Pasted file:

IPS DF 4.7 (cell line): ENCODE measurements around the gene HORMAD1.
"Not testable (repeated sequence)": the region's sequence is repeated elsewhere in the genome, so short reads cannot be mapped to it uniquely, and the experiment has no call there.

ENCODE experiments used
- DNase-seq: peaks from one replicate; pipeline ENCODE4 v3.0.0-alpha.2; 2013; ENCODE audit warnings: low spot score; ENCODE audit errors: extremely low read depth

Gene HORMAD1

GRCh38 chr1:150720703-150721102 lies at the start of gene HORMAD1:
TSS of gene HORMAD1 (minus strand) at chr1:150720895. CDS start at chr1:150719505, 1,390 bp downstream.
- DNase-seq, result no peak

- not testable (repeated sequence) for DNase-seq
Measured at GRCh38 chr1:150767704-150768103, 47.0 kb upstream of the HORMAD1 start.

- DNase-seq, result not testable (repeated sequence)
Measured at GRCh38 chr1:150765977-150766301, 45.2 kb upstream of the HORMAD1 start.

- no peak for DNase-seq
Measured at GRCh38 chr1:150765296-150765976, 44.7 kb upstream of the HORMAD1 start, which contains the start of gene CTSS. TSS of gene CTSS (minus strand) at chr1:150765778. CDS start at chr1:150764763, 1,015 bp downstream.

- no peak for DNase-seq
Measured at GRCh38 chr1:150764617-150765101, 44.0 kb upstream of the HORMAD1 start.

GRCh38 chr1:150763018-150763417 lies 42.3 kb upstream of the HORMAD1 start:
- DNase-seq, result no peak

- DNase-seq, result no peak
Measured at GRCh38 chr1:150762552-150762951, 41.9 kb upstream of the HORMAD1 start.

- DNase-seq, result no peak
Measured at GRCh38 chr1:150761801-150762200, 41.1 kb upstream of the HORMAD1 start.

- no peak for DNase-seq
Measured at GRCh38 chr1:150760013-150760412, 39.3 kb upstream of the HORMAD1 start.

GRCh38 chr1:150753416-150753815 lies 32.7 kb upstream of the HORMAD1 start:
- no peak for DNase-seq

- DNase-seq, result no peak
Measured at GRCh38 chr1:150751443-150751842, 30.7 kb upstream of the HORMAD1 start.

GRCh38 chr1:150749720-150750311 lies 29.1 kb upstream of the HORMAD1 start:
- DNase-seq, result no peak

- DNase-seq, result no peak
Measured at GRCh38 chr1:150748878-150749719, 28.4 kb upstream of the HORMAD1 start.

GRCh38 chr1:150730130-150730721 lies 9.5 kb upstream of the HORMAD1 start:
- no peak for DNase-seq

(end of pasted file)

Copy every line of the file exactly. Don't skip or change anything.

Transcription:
IPS DF 4.7 (cell line): ENCODE measurements around the gene HORMAD1.
"Not testable (repeated sequence)": the region's sequence is repeated elsewhere in the genome, so short reads cannot be mapped to it uniquely, and the experiment has no call there.

ENCODE experiments used
- DNase-seq: peaks from one replicate; pipeline ENCODE4 v3.0.0-alpha.2; 2013; ENCODE audit warnings: low spot score; ENCODE audit errors: extremely low read depth

Gene HORMAD1

GRCh38 chr1:150720703-150721102 lies at the start of gene HORMAD1:
TSS of gene HORMAD1 (minus strand) at chr1:150720895. CDS start at chr1:150719505, 1,390 bp downstream.
- DNase-seq, result no peak

- not testable (repeated sequence) for DNase-seq
Measured at GRCh38 chr1:150767704-150768103, 47.0 kb upstream of the HORMAD1 start.

- DNase-seq, result not testable (repeated sequence)
Measured at GRCh38 chr1:150765977-150766301, 45.2 kb upstream of the HORMAD1 start.

- no peak for DNase-seq
Measured at GRCh38 chr1:150765296-150765976, 44.7 kb upstream of the HORMAD1 start, which contains the start of gene CTSS. TSS of gene CTSS (minus strand) at chr1:150765778. CDS start at chr1:150764763, 1,015 bp downstream.

- no peak for DNase-seq
Measured at GRCh38 chr1:150764617-150765101, 44.0 kb upstream of the HORMAD1 start.

GRCh38 chr1:150763018-150763417 lies 42.3 kb upstream of the HORMAD1 start:
- DNase-seq, result no peak

- DNase-seq, result no peak
Measured at GRCh38 chr1:150762552-150762951, 41.9 kb upstream of the HORMAD1 start.

- DNase-seq, result no peak
Measured at GRCh38 chr1:150761801-150762200, 41.1 kb upstream of the HORMAD1 start.

- no peak for DNase-seq
Measured at GRCh38 chr1:150760013-150760412, 39.3 kb upstream of the HORMAD1 start.

GRCh38 chr1:150753416-150753815 lies 32.7 kb upstream of the HORMAD1 start:
- no peak for DNase-seq

- DNase-seq, result no peak
Measured at GRCh38 chr1:150751443-150751842, 30.7 kb upstream of the HORMAD1 start.

GRCh38 chr1:150749720-150750311 lies 29.1 kb upstream of the HORMAD1 start:
- DNase-seq, result no peak

- DNase-seq, result no peak
Measured at GRCh38 chr1:150748878-150749719, 28.4 kb upstream of the HORMAD1 start.

GRCh38 chr1:150730130-150730721 lies 9.5 kb upstream of the HORMAD1 start:
- no peak for DNase-seq